John Grogan

{EN} Marley, a dog like no other – John Grogan

1. „In a dog’s life, some plaster would fall, some cushions would get ripped open, some rugs would shred. They were costs we came to balance against the joy and laughter and protection and companionship he gave us. We could have bought a yacht with what we spent on our dog and all the things he destroyed. We’d take Marley any day. Yachts don’t wait by the door all day for your return. And they don’t live for the moment they can climb into your lap or ride down the hill with you on a toboggan, licking your face.”

2. „To Marley, I hope you know how much I loved you all of my life. You were always there when I needed you. Through life or death, I will always love you. Your brother, Conor Richard Grogan. Coleen drew a picture of a girl with a big yellow dog and beneath it, with spelling help from her brother, she wrote, P.S. – I will never forget you.”

3. „Every night for thirteen years, Marley was waiting for me at the door when I came home from work. Walking in now at the end of the day was the most painful part of all. The house seemed silent and empty. It was not quite home any more. Jenny vacuumed like a fiend, trying to get up the bucketfuls of Marley fur that had been falling out in giant clumps for the past couple of years. Slowly the signs of the old dog disappeared. One morning I went to put on my shoes, and inside them I found a layer of Marley fur. It had been picked up by my socks from walking on the floors and gradually deposited inside my shoes. I just sat and looked at it. I actually stroked it with two fingers and smiled.”

4. „No one ever called him a great dog – or even a good dog. He was as wild as a banshee and as strong as a bull. He crashed joyously through life with a gusto most often associated with natural disasters. As for brains, let me just say he chased his tail till the day he died, apparently convinced he was on the verge of a major canine breakthrough. (…)

What I really wanted to say was how this animal had touched our souls and taught us some of the biggest lessons of our lives. A person can learn a lot from a dog, even a loopy one like ours, I wrote. Marley taught me about living each day to the fullest. He taught me to seize the moment and follow my heart. He taught me to appreciate the simple things like a walk in the woods or a fresh snowfall. Mostly, he taught me how to be a good, loyal friend.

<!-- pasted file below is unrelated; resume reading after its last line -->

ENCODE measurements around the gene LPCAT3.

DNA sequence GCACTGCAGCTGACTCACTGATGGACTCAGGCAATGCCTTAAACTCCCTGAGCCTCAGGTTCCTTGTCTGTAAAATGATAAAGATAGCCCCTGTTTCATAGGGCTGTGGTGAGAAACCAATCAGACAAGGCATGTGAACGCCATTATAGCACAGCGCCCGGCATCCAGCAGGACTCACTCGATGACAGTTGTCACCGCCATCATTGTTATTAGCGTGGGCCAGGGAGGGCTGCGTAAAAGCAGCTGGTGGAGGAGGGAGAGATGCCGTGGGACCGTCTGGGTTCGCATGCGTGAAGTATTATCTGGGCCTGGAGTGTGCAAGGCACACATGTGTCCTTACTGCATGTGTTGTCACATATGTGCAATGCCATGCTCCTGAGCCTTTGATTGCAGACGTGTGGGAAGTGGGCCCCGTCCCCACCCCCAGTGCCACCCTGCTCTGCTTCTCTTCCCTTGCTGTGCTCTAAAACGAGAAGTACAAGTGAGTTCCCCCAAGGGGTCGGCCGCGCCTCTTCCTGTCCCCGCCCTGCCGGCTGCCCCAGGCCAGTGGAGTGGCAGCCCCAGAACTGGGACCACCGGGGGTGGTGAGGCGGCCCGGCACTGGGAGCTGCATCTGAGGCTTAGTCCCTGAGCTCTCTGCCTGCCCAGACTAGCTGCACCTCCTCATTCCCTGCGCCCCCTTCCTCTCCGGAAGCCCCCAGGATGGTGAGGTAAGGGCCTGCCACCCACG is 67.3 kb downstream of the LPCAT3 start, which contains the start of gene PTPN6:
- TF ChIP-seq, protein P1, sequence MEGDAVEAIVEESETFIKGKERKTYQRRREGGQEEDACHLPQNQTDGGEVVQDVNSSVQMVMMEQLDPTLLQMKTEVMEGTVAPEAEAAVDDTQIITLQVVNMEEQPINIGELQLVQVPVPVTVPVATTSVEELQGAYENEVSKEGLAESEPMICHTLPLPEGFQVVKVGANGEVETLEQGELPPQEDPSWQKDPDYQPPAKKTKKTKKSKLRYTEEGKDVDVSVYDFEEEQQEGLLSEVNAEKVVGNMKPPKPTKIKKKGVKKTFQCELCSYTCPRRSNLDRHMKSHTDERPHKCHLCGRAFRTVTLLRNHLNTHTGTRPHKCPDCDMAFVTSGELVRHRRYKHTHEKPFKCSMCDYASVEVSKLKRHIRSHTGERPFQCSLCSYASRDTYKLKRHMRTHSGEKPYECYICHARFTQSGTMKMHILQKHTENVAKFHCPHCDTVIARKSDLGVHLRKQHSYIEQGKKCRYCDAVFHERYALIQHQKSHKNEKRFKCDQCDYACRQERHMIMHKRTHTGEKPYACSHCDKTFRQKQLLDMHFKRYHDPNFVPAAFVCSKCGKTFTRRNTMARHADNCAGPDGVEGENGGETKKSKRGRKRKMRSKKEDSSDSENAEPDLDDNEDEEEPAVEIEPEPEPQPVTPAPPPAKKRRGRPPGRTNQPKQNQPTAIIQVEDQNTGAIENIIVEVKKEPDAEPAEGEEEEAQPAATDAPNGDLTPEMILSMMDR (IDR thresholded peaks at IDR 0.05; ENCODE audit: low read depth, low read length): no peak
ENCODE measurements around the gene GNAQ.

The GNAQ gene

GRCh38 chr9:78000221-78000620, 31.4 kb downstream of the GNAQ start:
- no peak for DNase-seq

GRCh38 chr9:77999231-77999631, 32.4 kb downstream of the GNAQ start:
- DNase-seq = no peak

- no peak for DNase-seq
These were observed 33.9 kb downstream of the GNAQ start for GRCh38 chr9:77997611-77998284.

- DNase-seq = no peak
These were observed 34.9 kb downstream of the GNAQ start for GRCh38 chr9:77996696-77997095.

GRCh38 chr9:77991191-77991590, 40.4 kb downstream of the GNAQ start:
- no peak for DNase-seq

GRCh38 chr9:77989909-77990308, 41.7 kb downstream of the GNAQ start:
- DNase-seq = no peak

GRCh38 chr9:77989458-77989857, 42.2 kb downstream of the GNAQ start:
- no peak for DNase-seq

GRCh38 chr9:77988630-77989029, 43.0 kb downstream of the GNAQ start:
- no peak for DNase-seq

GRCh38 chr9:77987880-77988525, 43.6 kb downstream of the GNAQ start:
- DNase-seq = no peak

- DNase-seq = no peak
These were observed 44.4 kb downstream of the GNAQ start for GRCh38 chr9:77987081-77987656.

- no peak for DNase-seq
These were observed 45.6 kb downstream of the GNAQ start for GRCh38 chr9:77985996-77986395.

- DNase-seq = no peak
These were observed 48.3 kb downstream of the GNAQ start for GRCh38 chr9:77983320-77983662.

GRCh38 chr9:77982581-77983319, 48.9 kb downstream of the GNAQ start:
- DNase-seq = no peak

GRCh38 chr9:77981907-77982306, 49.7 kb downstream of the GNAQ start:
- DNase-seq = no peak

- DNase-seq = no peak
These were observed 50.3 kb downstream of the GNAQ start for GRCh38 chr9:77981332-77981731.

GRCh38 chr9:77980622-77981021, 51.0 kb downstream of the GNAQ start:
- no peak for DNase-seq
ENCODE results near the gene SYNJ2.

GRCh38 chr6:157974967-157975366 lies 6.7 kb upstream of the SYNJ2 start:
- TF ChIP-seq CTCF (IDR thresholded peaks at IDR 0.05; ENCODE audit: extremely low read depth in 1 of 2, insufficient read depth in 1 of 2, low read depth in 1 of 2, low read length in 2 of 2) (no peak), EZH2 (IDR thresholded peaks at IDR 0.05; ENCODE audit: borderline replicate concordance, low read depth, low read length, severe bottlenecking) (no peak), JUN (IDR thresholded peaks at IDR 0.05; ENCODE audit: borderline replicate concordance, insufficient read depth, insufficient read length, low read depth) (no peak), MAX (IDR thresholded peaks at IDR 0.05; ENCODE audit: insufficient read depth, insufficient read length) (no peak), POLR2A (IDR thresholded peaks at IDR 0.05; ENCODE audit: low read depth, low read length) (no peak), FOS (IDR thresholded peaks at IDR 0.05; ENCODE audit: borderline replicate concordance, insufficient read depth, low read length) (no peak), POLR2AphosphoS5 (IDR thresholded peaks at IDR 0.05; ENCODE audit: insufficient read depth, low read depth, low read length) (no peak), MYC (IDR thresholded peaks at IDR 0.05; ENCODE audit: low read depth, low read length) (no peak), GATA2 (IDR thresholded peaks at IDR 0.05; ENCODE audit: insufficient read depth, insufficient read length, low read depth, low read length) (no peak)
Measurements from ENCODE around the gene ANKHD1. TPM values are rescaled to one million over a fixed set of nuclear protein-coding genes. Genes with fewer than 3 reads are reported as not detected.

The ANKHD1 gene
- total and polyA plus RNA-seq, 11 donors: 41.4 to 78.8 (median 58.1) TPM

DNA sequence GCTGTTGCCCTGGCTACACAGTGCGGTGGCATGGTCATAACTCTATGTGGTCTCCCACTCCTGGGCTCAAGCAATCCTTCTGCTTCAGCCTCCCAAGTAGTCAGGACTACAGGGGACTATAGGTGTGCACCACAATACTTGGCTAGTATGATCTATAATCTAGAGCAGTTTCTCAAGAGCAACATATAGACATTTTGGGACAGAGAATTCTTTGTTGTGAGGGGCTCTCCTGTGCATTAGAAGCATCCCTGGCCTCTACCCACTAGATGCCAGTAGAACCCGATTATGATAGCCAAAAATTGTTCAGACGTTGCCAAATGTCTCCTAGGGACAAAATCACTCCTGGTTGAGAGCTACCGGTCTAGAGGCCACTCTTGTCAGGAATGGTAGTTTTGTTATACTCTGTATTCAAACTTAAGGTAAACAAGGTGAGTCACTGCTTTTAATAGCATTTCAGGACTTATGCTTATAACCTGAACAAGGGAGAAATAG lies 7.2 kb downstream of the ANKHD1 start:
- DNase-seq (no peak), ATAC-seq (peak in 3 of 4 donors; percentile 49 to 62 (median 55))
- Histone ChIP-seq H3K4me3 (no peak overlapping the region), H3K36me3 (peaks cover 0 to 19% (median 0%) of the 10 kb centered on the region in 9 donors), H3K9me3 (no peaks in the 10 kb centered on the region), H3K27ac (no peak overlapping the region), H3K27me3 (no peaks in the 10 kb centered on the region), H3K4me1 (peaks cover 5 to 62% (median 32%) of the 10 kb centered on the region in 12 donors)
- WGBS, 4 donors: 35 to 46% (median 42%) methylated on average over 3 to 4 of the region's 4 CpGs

Was it possible for a dog – any dog, but especially a nutty, wild one like ours – to point humans to the things that really mattered in life? Things like loyalty, courage and devotion. And the things that did not matter, too? A dog has no use for fancy cars or big homes or designer clothes. A waterlogged stick will do just fine. A dog judges others not by how they look but by who they are inside. A dog doesn’t care if you are rich or poor, smart or dull. Give him your heart, and he will give you his. It was really quite simple.
As I wrote that farewell column to Marley, I realised it was all right there in front of us if we only opened our eyes. Sometimes it took a dog with stinky breath and bad manners to help us see what really counts in life. Despite all his flaws, Marley had given us a gift that no amount of money could buy. He gave us the gift of total, complete love. He taught us how to give it and how to accept it. When you have love, most of the other pieces fall into place.”

O contributie Roxa

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